The viz has just improved from a little over zero to perhaps five feet, just enough that I can see that my Divemaster instructor Zac Lenox has lost a fin. This is the last dive of my training and I am guiding Zac and another Divemaster student Matt back to shore at Olowalu after completing a Scuba Review skills section. Only another one hundred yards to go, but in the wind and break the bottom is stirred up and I am doing my best to keep an eye on my charges while navigating with my compass to our dive flag set just off shore.
I point to my eyes and make sure Zac and Matt will remain where we are, and set off to locate Zac’s fin. I pray this is the last challenge to my leadership on this dive. In the past hour I have retrieved a mask three times, and picked up a dumped weight, not to mention a diver drifting upward towards the surface, multiple divers wandering off, and a run of having to re-demonstrate and correct the 20 skills I am responsible to cover for the Scuba Review. These are all situations I am likely to encounter on a typical day working as a Divemaster, and I am being thrown everything but the kitchen sink to help me prepare for the inevitable.
I took my Rescue Diver course in February and then started as quickly as possible into Maui Dreams’ PADI Divemaster course. I spend my winters on Maui and each year devote a large portion of my time to increasing my skills and certifications as a diver. With less then a month’s time available this winter, Teri and the instructor crew at Maui Dreams assured me we could do the necessary course work. I would ideally have wanted more time as it is a very demanding program requiring a lot of reading, diving, internships, testing, and scheduling, but I was up for giving it a go.
Along the way I developed many new skills and expanded my confidence and experience as a diver many times over. We were assigned many challenges that demanded we multi-task while always remaining alert to our own and our peer’s safety. On one dive, it was having to completely exchange all our gear with another diver underwater while sharing air. On another, it was using search and recovery principles to search for a wicker chair that was carried into a bay during the March 11 tsunami in under five feet of visibility. I practiced towing an exhausted diver 50 yards in rough seas, located a simulated unconscious diver under water and brought them to shore while delegating an emergency action plan and performing rescue breathing all the way to the beach. Along with some of the other Divemaster students we cooperatively created a dive map for Wailea Point, and on a more regular basis I was responsible for organizing the necessary equipment at the shop to outfit the day’s course as an assistant to the instructor.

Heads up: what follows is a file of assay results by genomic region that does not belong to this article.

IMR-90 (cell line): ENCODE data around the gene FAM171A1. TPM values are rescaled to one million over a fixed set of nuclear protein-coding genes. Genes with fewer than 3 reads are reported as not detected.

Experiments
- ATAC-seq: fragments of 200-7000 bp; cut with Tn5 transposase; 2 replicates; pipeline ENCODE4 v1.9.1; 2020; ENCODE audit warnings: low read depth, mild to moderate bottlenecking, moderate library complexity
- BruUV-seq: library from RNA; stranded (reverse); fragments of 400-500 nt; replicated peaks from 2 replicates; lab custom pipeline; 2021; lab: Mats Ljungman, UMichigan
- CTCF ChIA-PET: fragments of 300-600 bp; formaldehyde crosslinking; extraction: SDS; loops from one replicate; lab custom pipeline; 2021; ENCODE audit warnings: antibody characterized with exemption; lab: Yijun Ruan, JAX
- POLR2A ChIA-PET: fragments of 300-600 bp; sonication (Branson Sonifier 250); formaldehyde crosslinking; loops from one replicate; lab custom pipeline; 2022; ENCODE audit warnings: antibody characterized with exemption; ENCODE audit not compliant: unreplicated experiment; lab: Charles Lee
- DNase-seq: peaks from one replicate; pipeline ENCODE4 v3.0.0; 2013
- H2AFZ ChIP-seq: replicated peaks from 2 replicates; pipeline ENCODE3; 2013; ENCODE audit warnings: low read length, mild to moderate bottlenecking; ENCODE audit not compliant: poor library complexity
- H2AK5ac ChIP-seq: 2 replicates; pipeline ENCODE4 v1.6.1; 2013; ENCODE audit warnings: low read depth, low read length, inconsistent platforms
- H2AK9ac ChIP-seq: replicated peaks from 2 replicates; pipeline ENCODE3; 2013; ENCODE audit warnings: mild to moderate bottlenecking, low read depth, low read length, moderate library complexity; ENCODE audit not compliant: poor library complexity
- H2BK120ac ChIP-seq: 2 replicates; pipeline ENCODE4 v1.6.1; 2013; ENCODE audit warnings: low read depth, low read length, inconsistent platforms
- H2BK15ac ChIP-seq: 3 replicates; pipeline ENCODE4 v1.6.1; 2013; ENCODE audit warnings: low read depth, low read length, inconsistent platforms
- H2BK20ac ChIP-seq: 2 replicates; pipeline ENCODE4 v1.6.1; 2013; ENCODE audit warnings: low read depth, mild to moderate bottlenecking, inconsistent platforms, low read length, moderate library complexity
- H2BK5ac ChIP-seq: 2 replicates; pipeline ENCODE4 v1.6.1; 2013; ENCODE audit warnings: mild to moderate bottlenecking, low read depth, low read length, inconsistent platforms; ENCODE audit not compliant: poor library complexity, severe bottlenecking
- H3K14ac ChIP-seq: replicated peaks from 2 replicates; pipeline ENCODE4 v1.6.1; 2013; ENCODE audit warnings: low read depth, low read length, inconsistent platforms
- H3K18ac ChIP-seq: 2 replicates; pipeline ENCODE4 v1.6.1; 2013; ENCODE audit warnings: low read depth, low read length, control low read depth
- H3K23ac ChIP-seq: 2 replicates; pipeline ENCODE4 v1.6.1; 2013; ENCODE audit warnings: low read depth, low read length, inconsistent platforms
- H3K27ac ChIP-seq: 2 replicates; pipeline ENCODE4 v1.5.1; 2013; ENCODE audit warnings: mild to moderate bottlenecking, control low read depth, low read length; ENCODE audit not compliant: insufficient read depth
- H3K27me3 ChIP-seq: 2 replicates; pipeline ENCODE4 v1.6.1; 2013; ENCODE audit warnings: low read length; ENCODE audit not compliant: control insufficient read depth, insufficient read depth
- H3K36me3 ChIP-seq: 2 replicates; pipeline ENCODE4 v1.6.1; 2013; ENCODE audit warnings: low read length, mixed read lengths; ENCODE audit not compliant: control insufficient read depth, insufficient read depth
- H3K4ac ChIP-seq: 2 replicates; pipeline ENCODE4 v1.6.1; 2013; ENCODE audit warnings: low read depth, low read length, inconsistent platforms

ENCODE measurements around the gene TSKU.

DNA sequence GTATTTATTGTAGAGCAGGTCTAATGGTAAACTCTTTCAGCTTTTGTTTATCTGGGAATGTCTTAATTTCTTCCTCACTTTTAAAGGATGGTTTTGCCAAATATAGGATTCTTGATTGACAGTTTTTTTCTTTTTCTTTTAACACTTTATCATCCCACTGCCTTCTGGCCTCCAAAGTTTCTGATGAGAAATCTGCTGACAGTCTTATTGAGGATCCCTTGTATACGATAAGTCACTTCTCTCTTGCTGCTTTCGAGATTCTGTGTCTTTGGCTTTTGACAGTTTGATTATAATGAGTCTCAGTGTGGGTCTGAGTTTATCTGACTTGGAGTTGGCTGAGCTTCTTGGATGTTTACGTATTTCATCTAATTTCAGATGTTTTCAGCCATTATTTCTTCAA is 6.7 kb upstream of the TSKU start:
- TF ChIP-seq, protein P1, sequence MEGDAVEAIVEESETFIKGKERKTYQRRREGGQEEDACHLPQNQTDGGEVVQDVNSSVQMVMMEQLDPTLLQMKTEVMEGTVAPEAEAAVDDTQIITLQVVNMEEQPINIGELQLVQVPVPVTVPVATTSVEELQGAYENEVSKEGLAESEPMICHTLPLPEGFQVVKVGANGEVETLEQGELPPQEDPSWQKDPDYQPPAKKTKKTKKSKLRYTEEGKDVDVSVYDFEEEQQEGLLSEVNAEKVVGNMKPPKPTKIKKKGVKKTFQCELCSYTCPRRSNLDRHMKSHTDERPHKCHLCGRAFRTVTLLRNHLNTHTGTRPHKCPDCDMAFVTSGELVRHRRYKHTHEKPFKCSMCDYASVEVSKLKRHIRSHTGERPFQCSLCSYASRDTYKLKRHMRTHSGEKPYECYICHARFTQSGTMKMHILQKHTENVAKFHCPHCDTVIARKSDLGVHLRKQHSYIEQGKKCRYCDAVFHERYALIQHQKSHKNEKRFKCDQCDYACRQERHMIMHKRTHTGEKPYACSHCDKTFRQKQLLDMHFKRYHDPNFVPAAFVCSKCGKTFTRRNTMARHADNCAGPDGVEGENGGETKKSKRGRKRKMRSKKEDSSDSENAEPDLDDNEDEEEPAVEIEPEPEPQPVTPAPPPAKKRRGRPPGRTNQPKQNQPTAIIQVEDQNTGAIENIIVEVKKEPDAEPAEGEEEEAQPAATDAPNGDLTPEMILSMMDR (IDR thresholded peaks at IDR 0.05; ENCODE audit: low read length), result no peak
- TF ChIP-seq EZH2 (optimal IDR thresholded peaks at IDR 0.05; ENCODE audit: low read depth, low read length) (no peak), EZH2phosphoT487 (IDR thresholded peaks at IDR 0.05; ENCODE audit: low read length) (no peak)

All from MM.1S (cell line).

The Divemaster training is a very demanding and exciting program. It requires commitment to push ourselves beyond where we think we can go. It is one of the hardest courses I have ever done in some 34 years of professional guiding. But it is taught in an atmosphere of support and fun by the crew at Maui Dreams. Zac was my primary instructor along with sessions led by Charlie, Donnie, and Rachel. In-shop, Teri was always available, interested in how it was going and how we could keep the schedule moving forward to meet my deadline. Two of the other shop employees, Sara and Jon were also in the Divemaster course and besides being amazing peers, also provided insight and service when I had shop needs. And finally Gabriel the tech wizard and all around great guy always addressed gear needs and helped in resolving a long standing technical issue with my dive computer I had purchased over a year previously from Maui Dreams.
All I can offer is my deep mahalo to everyone that was part of helping me succeed in earning the title “Divemaster”. I look forward to my next winter and the opportunity to work and dive together again.